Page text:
Crossing (part 2-- more trickiness!)

In this position, white predicts that black is likely to move his knight out so he goes for a sweep.

Ouch! Black was caught completely off guard by white's plan and ended up not only getting swept but castling right into white's queen! (Note that green also went in for the attack at the same time as white).

Important: it likely won't be wise for white to try the same thing next game, as he would then become the predictable one. You can bet that black will remember this game and bait his f7 pawn next time.


A mind-reading example. What would you play here if you are green?

Green is down a queen in the endgame. Defending the rook with your rook seems like the logical option. But this is a section on being tricky and red is going to logically EXPECT me to play this move. Red plans to move his king up to counter, and the win will be imminent up a queen. If only green could prevent that somehow...

Instead green takes red's pawn, a great move!! He is anticipating where Red's king is going. Note that green waits until his rook is almost off cooldown. In almost all cases a move like this would win the game for green as red now has to scramble to change plan and react extremely fast...

And does!

Red takes the rook and brings the king to the square he was planning all along. Due to his extremely fast reaction, it appears he had seen that this move was my best chance as well.

Still, it was the best chance for green and well played by both sides, as both try to mind read each other to the next level. Red passed the test this time. Keep in mind this all happened in less than one second!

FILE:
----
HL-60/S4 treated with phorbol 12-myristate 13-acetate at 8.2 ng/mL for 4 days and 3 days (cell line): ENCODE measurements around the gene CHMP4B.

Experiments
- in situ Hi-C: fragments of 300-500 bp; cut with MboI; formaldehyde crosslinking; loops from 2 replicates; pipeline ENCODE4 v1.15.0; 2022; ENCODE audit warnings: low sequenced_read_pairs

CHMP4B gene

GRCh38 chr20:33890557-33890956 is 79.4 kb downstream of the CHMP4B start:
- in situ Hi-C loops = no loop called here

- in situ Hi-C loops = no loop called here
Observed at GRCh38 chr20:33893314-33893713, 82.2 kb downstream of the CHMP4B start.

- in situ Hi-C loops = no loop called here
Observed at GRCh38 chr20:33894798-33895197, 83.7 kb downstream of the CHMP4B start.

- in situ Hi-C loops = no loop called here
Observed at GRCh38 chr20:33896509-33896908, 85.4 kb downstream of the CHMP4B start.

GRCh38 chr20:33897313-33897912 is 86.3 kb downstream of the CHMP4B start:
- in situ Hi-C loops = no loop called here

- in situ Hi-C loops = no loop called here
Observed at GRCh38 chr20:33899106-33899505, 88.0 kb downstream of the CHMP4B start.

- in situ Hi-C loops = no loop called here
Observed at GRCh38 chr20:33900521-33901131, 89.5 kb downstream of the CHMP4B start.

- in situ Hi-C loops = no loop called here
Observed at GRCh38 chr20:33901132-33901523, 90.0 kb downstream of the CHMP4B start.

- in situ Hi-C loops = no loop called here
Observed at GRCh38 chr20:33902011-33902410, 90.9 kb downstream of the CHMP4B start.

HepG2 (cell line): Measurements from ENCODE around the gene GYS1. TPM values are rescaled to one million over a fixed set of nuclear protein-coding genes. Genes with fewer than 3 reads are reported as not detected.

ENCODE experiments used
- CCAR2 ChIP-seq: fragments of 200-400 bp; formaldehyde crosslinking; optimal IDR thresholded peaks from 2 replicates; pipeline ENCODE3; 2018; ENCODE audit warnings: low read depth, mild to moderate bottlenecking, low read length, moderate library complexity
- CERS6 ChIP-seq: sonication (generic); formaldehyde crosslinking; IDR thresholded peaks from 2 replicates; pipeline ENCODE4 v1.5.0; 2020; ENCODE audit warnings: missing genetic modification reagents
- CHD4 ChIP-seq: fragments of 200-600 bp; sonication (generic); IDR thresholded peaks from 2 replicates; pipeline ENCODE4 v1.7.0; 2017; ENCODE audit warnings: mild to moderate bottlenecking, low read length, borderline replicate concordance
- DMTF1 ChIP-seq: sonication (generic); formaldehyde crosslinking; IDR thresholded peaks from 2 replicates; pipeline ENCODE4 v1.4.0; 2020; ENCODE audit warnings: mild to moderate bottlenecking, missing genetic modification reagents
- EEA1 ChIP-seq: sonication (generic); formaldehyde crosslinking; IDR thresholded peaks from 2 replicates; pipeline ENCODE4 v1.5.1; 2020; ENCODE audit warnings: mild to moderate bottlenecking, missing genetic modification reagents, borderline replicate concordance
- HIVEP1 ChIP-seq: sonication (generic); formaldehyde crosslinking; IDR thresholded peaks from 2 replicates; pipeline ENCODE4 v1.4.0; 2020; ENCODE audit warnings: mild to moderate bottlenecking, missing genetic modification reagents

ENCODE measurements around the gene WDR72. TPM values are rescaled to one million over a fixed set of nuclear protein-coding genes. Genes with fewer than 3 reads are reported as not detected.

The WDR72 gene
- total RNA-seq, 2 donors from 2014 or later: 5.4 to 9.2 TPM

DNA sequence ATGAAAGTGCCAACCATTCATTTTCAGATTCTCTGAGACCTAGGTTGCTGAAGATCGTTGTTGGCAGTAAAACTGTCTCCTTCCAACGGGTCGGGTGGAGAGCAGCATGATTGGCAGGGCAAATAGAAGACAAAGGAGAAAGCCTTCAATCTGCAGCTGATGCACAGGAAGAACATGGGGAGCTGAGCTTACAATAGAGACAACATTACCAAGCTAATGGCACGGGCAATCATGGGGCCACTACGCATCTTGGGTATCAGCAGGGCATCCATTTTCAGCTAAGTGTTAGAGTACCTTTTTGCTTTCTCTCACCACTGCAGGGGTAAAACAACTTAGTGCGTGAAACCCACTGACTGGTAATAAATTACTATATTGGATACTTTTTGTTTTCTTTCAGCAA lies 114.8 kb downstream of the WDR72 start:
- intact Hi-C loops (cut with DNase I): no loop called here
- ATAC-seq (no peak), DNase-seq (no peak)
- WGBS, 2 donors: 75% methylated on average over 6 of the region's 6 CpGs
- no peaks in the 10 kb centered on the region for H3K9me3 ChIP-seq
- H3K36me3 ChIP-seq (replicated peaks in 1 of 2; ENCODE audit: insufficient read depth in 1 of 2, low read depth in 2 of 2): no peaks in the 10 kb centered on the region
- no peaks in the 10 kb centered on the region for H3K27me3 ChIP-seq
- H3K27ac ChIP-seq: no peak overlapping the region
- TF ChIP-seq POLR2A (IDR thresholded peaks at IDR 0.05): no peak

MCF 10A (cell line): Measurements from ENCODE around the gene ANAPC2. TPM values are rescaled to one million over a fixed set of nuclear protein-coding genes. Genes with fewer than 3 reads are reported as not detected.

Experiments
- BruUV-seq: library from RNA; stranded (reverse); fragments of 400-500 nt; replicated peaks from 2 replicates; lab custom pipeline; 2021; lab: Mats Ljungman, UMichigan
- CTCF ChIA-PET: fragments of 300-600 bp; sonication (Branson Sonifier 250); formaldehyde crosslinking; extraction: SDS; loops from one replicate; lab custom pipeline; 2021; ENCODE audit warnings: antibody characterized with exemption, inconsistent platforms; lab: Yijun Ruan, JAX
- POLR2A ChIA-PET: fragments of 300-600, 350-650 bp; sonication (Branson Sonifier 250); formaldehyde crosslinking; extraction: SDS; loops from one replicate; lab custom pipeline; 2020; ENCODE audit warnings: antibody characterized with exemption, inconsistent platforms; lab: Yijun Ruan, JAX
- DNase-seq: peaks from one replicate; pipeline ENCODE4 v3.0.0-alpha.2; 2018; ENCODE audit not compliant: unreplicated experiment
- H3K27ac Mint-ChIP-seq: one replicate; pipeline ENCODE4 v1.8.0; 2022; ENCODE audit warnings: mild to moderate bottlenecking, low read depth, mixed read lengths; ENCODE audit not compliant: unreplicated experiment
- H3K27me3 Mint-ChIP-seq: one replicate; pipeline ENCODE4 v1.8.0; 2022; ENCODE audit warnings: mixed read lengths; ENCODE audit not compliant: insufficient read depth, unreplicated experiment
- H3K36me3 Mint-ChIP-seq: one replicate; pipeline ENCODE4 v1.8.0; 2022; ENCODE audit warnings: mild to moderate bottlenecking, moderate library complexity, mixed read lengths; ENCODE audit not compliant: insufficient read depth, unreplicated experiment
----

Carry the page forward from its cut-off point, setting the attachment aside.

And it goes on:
So basically to lay it out for you... Green knows that red knows he will defend his rook, and then notes what Red will do in this case. Green comes up with the move rook takes pawn to counter. But red knows that I know this, and he knows whats Green's best chance is. He's able to react quickly enough to pull off the miracle escape. Wow the mind games!

A really fun example to conclude this guide. It demonstrates how in tense situations the game often turns into a mind battle where it's not about speed but who can out think and out level the opponent.

Once you getting a feel for what you're opponent is going to do next you're ready to start playing cool moves like these in your own games!


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